Experience More Art’s first international public art project and join us as we jet set to Italy. Witness firsthand a live drone-based performance by Krzysztof Wodiczko – a ground breaking artist who holds the honorable Hiroshima Art Prize for Peace, and has staged over 50 architectural-scale, multi-media projections around the world.

Book your ticket today to enter the raffle to win
a luxurious cashmere Bella Throw by Frette*.
*One entry for every trip you buy.
Offer lasts until April 1. Retail Value: $700.

Destination 1: Milan, Italy (June 8-10, 2019) | Get a behind the scenes look into More Art’s innovative approach to art as a platform for empowerment. Guided by Milan native and More Art Director, Micaela Martegani, each traveler will gain insider access to exclusive private art collections, visit historic landmarks like the Duomo and Fondazione Prada, stay in a 4-star boutique hotel, and mingle with contemporary artists during Milan Photo Week.

Destination 2: Venice, Italy (June 11-13, 2019) | The trip continues in Venice, Italy where guests will receive a personalized tour the Venice Biennale with art historians from Ca’ Foscari University of Venice, stroll along the famous canals, and participate in a unique excursion to the region’s countryside to taste Prosecco at the source and stay at a local Agriturismo (an active farmhouse and vineyard).

Click Here to Download the Full Itinerary

Registration for each 3-day trip is priced at $4000 per person and includes lodging, meals, ground transportation, exclusive art engagement opportunities, and entrance to cultural institutions. A discounted price of $7000 covers costs for both trips. Air travel not included. Prices based on double-occupancy.

To hold your space, you may make a nonrefundable deposit of $1000. Full payment must be made by Friday, May 1, 2019. For more information, and to reserve your spot, contact Micaela Martegani at 646.416.6940 or by email,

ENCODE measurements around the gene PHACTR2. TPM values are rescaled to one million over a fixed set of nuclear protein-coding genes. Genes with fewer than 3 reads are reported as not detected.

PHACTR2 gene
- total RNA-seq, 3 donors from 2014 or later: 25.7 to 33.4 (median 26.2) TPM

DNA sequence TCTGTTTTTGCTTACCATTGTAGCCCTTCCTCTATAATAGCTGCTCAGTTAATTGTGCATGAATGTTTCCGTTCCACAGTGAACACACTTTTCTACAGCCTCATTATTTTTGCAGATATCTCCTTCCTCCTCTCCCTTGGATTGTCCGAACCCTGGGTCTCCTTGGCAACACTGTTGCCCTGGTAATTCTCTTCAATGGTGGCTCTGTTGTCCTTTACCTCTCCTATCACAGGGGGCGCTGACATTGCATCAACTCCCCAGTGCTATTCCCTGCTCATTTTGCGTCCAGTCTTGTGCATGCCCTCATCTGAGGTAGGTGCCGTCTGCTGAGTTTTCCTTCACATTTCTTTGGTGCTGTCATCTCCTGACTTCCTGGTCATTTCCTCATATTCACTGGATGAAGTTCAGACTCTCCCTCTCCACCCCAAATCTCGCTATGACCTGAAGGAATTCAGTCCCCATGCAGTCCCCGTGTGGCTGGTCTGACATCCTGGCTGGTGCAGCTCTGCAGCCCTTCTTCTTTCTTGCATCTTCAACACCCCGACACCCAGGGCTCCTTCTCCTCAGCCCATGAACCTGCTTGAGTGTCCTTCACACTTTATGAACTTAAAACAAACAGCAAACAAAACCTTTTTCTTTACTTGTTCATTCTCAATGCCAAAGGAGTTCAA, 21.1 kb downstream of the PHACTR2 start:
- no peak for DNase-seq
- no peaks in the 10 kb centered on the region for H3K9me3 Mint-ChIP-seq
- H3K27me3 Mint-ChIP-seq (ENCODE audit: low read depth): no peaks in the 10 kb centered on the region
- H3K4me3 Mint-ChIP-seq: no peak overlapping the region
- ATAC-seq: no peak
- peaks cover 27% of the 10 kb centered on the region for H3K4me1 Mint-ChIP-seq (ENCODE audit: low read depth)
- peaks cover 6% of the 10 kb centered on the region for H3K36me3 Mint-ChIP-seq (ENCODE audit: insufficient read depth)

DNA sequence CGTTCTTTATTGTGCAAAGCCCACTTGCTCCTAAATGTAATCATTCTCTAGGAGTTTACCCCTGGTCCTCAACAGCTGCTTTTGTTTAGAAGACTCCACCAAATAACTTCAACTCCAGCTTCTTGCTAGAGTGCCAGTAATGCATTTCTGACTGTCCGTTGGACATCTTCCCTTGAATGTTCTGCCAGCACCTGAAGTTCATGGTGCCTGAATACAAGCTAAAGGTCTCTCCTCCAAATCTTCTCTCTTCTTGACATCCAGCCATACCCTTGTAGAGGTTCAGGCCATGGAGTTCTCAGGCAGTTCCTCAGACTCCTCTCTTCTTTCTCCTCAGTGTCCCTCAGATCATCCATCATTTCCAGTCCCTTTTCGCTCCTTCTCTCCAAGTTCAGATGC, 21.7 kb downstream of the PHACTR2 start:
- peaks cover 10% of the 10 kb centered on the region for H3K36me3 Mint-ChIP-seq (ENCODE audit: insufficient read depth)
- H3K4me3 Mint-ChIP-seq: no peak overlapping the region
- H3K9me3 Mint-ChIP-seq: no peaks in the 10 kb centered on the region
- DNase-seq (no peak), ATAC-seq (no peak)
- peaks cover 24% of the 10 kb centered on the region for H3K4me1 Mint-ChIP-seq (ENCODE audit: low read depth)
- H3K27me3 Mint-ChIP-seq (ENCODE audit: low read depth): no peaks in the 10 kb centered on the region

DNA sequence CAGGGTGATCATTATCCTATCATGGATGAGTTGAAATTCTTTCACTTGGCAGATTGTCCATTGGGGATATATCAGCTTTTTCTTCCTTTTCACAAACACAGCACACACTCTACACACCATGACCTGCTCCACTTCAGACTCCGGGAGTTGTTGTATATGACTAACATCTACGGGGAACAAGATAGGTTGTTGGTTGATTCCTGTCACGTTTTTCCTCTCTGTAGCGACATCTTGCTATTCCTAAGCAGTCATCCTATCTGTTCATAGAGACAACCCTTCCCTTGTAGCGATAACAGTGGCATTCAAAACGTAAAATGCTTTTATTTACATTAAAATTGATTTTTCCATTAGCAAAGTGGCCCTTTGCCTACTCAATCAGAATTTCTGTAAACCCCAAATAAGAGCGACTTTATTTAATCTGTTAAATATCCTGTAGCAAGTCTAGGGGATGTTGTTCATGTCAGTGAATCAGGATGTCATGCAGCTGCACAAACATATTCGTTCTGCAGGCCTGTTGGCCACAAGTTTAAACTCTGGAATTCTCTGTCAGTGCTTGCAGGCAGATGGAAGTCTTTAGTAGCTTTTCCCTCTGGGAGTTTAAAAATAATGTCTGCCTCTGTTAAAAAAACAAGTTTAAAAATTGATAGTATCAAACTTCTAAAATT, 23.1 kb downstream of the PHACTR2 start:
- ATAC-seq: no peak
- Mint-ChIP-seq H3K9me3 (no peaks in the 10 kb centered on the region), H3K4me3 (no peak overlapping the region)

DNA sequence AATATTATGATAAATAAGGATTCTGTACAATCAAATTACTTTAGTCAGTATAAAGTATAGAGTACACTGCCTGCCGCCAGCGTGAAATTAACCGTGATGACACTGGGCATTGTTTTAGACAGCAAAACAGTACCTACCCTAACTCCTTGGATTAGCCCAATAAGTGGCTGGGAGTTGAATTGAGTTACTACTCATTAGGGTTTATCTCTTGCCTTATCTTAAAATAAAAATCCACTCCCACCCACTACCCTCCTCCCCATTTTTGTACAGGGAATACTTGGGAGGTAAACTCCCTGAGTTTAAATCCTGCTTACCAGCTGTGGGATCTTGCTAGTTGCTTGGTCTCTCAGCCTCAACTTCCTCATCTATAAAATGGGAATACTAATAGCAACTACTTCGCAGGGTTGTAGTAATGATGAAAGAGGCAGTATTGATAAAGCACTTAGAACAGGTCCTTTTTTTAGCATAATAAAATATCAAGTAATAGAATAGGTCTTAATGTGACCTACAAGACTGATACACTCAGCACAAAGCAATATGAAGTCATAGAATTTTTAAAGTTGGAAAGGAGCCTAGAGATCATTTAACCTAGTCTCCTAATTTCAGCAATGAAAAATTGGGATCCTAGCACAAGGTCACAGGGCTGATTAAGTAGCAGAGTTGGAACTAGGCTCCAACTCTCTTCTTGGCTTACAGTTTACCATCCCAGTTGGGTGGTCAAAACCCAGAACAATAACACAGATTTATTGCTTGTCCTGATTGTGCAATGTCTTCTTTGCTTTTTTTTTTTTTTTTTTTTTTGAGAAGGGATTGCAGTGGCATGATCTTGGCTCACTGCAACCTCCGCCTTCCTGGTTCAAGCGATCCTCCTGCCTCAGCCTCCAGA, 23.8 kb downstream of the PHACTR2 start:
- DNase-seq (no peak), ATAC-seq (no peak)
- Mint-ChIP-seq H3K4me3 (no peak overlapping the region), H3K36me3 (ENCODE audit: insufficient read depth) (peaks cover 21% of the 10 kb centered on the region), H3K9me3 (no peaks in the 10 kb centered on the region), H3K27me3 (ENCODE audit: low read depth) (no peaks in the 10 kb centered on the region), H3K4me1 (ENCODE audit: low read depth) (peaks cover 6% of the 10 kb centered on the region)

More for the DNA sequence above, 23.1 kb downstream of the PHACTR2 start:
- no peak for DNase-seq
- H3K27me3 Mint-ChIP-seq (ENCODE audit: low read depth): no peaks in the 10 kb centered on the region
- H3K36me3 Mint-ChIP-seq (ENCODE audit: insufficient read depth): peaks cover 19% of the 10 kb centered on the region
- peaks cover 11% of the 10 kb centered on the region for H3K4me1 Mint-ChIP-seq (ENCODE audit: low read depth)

Proceeds from these two exciting trips go to support More Art’s innovate approach to empowering artists and communities to create positive change around the globe.

This Fall Keep Your Eyes On the Water

Posted on Wednesday, August 15th, 2018



In late September More Art will be presenting their newest commission by internationally renowned artist Shimon Attie, Night Watch.

The project is a short film that brings center stage some of New York’s newest inhabitants: refugees and asylum seekers. Developed through research and collaboration with legal aid organizations such as Safe Passage and Immigration Equality, as well as community empowerment groups such as Queer Detainee Empowerment Project and RIF Asylum SupportNight Watch blends new media technologies with community-based engagement, creating a dramatic, resonant and powerful floating media installation. The project is set to travel the waters around New York City — a nod towards the city’s history as the American hub for newcomers, and a way to highlight the very same waterways that served as an integral passageway to the American dream of freedom and the pursuit of happiness for generations. 

Attie’s artistic practice includes creating immersive site-specific installations and public artworks in a wide variety of media, contexts, and communities as way to explore how contemporary media may be used to re-imagine new relationships between time, space, place and identity. In many of his projects, Attie has engaged local communities as a way of finding new courses for representing their history, memory, and potential futures. He places human connection at the center of his process, underlying the preciousness of bringing participants in and enlisting their support in the process. Ultimately he sees this project as being for the participants and the thousands of others they represent who have experienced similar situations.

Stay tuned for more information to come.


Posted on Wednesday, May 16th, 2018



This special exhibition at Duckie Brown The Shop in the West Village features works by Chicano prisoners in prisons and penitentiaries in the American Southwest, who produce uniquely artistic drawings on cotton handkerchiefs.

Known as paños, these pocket-sized canvases are pictorial letters which carry messages from inmates to family and loved ones on the outside and to friends and associates within the prison system.


Paño Drawings by Chicano Prisoners

May 3—31, 2018
Opening Celebration: Tuesday, May 15, 6–8PM

Duckie Brown The Shop
321 West 13th Street #3A

Visits By Appointment

A generous portion of the proceeds from this exhibition will support More Art and Bryan Rodriguez Cambana’s upcoming public art project with incarcerated youth at Rikers Island.

Produced by Duckie Brown
Curated by Martha Henry Fine Art
Organized by John Ryan